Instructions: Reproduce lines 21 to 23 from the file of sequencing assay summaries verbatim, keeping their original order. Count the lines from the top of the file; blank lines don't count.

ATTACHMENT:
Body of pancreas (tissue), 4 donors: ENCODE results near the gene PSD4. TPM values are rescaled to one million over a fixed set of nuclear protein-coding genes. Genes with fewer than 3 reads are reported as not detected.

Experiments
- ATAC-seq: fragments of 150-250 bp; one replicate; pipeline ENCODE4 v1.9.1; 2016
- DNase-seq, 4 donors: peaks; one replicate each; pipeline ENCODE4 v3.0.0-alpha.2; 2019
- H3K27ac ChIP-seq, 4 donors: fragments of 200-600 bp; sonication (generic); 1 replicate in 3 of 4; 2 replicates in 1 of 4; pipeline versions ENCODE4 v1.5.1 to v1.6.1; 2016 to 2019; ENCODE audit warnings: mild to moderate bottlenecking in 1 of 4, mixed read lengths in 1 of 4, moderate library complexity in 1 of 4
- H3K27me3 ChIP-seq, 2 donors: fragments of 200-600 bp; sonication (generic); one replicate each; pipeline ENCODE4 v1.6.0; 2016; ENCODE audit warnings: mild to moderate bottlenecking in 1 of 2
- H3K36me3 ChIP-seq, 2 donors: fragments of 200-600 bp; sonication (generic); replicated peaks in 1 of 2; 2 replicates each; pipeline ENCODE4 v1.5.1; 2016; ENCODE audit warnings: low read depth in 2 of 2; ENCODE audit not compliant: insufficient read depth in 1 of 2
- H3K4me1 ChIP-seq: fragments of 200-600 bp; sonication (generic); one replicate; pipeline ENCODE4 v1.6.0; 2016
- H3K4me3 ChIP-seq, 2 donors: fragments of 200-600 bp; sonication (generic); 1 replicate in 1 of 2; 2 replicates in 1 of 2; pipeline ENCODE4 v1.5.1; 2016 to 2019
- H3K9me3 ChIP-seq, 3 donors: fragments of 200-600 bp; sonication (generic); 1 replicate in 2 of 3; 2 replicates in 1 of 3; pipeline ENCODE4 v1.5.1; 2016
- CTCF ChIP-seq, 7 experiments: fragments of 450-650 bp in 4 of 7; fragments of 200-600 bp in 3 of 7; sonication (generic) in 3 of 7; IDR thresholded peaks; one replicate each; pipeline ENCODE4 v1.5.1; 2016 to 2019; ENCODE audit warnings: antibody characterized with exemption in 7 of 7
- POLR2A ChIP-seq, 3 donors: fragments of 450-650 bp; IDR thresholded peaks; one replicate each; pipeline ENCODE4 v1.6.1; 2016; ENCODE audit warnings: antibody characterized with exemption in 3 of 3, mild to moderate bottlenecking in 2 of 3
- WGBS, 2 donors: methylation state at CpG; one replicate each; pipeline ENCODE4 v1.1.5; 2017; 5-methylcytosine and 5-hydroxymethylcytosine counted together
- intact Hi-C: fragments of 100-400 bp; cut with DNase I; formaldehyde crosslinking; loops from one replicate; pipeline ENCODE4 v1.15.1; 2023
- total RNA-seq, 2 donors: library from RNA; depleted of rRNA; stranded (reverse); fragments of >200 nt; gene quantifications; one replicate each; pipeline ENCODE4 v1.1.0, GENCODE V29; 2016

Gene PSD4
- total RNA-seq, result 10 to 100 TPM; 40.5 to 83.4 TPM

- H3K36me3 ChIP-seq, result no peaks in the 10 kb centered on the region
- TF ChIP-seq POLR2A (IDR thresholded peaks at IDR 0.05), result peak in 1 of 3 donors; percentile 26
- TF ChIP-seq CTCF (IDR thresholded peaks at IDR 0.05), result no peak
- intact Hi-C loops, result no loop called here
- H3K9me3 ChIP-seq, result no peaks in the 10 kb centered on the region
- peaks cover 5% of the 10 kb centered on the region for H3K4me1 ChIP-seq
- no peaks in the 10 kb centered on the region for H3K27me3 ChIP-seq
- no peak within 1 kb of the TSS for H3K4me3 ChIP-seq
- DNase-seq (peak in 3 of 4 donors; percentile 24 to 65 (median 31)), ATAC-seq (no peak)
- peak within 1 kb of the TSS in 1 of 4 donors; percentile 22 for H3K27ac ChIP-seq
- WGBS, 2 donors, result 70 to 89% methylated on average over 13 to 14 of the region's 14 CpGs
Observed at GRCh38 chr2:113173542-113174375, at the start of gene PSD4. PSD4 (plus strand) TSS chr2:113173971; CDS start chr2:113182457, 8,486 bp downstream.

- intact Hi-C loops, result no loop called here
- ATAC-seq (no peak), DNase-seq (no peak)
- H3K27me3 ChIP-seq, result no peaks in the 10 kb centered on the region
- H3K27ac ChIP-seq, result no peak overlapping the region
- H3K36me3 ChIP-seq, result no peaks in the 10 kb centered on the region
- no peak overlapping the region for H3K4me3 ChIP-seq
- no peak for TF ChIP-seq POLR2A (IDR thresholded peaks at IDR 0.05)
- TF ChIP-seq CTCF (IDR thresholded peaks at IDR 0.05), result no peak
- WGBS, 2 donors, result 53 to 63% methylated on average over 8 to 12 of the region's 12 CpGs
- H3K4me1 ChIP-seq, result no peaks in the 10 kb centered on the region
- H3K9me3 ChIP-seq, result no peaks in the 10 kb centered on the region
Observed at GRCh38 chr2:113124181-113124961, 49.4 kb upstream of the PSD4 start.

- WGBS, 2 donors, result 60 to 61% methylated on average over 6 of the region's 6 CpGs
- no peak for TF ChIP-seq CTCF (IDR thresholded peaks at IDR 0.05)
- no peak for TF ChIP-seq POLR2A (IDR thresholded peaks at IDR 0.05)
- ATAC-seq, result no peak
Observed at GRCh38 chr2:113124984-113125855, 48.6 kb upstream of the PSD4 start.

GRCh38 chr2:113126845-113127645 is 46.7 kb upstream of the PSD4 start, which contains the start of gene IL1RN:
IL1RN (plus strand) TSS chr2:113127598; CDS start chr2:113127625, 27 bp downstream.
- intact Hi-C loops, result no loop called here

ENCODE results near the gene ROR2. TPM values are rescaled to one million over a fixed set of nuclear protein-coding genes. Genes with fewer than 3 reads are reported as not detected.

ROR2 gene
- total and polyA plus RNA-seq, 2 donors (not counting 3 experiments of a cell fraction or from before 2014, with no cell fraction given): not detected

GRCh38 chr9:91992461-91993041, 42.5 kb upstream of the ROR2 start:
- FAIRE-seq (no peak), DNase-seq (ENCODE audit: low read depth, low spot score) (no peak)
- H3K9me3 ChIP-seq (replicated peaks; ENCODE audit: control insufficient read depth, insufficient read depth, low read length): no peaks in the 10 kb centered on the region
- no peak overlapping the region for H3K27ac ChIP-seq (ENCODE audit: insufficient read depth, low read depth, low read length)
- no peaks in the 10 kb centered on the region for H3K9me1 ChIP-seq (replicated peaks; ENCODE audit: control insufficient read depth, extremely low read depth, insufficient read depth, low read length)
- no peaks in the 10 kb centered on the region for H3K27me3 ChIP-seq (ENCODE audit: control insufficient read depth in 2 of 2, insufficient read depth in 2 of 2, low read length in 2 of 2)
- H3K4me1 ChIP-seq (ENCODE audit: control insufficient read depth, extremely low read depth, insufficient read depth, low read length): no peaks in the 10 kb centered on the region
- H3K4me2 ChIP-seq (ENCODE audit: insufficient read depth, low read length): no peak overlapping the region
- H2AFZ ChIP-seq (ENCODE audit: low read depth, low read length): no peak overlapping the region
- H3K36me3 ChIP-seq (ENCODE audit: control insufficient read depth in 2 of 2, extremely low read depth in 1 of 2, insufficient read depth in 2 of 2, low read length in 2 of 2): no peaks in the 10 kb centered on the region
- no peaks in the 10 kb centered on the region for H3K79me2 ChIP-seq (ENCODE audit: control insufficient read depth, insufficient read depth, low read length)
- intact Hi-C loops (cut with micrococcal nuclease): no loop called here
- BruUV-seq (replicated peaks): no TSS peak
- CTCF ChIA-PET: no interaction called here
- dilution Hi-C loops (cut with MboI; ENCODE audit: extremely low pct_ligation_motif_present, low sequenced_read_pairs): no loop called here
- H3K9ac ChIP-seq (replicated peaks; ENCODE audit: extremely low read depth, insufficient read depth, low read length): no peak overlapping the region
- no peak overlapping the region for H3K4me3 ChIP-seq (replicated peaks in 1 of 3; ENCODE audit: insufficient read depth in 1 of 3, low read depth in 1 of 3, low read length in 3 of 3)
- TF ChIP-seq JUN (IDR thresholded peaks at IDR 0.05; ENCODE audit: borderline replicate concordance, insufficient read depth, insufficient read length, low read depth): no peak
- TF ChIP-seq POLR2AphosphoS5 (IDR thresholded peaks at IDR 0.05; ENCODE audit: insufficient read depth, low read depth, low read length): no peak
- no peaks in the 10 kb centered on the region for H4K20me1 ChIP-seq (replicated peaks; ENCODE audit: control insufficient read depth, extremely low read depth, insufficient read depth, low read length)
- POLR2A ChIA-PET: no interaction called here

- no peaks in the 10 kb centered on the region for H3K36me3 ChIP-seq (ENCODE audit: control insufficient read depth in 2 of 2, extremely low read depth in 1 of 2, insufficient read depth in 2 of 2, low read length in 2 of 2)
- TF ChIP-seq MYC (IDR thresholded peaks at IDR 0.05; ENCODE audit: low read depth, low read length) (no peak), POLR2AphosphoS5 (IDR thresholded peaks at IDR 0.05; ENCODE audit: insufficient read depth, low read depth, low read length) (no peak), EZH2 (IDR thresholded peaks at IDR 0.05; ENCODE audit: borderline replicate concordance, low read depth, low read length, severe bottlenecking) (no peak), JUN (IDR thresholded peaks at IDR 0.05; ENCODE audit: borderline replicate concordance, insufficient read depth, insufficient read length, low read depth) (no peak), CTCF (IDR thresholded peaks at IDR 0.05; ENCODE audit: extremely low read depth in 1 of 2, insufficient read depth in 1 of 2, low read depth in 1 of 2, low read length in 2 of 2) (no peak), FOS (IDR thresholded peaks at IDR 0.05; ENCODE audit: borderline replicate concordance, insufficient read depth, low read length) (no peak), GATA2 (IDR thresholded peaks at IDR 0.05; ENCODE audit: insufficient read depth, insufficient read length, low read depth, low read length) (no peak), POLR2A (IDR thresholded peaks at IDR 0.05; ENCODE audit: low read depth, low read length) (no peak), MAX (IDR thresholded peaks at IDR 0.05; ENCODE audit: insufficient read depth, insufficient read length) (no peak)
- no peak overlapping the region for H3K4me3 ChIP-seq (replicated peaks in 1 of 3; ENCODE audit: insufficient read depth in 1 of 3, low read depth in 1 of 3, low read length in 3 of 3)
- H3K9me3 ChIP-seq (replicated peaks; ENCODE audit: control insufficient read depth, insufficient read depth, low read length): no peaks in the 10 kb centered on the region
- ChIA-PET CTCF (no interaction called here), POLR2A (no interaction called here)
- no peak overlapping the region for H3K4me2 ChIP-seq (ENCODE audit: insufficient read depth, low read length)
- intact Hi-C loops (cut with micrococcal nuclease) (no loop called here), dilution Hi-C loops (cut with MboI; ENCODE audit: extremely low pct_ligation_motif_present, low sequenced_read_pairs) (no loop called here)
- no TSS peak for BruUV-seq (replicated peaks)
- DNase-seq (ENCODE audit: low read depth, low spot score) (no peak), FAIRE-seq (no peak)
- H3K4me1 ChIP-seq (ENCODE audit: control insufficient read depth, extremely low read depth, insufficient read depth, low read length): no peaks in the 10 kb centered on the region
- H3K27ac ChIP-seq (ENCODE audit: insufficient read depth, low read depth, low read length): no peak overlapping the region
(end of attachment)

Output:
- intact Hi-C loops, result no loop called here
- H3K9me3 ChIP-seq, result no peaks in the 10 kb centered on the region
- peaks cover 5% of the 10 kb centered on the region for H3K4me1 ChIP-seq